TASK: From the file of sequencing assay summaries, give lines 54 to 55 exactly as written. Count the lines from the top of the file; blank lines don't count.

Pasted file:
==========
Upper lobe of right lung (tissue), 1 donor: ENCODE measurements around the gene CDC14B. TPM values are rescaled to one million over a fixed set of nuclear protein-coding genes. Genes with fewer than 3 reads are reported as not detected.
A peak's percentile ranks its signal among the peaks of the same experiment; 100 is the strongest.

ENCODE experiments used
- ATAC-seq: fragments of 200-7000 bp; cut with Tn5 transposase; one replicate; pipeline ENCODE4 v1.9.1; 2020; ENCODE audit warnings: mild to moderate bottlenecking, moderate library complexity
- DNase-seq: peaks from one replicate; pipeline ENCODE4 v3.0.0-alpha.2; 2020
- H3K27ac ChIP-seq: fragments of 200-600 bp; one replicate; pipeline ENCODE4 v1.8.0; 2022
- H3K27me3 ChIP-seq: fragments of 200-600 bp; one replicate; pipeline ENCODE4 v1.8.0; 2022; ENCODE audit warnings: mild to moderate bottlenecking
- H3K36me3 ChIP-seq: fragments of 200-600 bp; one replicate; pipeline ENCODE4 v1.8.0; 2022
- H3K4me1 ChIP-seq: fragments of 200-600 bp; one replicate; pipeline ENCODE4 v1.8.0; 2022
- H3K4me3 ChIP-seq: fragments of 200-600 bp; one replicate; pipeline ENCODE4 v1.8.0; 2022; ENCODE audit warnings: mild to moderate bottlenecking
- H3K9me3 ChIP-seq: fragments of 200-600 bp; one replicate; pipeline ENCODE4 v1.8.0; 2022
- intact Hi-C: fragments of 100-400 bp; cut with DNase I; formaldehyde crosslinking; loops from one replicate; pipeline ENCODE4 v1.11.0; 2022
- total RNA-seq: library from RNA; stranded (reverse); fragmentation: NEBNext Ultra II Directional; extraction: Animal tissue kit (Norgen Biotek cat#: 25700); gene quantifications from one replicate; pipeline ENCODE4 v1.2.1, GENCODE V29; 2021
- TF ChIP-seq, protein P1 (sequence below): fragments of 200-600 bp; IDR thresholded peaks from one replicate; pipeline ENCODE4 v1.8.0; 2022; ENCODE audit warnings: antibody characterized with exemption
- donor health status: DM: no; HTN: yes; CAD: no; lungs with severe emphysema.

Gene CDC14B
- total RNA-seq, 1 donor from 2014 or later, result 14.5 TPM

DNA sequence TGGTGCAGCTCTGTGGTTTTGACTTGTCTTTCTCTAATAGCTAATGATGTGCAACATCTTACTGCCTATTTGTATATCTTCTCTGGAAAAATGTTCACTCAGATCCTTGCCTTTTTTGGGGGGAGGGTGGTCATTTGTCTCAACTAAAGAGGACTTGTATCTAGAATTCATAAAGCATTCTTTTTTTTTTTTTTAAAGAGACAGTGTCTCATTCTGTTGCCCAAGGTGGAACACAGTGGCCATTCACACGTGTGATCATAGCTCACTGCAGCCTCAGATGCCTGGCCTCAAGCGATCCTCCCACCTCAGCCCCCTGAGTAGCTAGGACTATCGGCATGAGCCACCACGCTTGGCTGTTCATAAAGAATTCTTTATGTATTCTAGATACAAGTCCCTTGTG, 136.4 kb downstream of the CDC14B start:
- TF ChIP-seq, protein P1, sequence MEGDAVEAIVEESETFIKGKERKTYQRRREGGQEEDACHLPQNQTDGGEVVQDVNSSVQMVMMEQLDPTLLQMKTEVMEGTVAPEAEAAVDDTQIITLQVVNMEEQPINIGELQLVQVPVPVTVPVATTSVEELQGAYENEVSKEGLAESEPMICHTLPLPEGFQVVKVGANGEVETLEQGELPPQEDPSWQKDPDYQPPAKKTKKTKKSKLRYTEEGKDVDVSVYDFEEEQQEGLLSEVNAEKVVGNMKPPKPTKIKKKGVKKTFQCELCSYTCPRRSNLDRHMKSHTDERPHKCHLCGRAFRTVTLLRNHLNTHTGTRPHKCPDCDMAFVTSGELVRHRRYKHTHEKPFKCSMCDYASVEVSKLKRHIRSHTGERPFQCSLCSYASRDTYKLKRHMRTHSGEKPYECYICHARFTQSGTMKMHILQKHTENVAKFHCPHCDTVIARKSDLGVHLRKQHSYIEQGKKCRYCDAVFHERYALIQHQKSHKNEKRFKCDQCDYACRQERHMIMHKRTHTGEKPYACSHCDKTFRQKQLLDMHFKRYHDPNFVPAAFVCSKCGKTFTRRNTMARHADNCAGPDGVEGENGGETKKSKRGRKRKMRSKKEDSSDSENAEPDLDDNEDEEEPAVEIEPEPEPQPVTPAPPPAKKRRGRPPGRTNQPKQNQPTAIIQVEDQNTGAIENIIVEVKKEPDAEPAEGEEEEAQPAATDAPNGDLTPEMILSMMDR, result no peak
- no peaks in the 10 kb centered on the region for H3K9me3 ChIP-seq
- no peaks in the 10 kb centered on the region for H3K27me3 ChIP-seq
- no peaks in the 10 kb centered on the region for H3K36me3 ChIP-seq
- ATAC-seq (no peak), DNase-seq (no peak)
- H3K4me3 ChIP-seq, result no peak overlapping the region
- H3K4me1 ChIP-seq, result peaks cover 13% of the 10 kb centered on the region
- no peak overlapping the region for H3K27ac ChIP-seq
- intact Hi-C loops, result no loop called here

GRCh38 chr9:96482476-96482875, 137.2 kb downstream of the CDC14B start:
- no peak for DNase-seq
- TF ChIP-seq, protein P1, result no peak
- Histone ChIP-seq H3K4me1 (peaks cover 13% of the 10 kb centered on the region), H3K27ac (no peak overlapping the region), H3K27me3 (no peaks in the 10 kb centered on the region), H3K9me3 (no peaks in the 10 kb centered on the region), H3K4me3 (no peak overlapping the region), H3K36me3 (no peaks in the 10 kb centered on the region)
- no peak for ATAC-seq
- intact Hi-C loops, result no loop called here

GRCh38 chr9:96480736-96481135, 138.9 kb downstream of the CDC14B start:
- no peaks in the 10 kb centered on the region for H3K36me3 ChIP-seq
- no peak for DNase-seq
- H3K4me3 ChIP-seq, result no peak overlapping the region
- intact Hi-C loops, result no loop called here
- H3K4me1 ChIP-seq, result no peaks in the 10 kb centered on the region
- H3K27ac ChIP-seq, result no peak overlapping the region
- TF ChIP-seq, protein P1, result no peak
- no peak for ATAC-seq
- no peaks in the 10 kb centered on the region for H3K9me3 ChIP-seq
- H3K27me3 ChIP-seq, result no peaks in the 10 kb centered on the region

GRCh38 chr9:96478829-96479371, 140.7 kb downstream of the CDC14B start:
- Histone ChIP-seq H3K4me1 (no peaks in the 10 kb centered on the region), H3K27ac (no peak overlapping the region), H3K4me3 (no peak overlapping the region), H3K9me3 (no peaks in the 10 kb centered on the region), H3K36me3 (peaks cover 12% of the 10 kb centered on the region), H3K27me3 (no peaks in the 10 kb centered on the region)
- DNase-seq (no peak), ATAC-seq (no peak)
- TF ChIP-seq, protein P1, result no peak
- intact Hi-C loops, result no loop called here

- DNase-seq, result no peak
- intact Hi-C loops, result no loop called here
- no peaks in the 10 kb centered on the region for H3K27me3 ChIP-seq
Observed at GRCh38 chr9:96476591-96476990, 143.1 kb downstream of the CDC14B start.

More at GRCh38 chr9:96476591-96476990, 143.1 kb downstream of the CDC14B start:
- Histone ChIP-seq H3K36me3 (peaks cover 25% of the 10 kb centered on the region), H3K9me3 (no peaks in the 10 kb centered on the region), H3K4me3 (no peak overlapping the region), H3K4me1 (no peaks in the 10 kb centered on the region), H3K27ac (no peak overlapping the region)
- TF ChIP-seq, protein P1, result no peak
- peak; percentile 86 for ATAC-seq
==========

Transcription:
More at GRCh38 chr9:96476591-96476990, 143.1 kb downstream of the CDC14B start:
- Histone ChIP-seq H3K36me3 (peaks cover 25% of the 10 kb centered on the region), H3K9me3 (no peaks in the 10 kb centered on the region), H3K4me3 (no peak overlapping the region), H3K4me1 (no peaks in the 10 kb centered on the region), H3K27ac (no peak overlapping the region)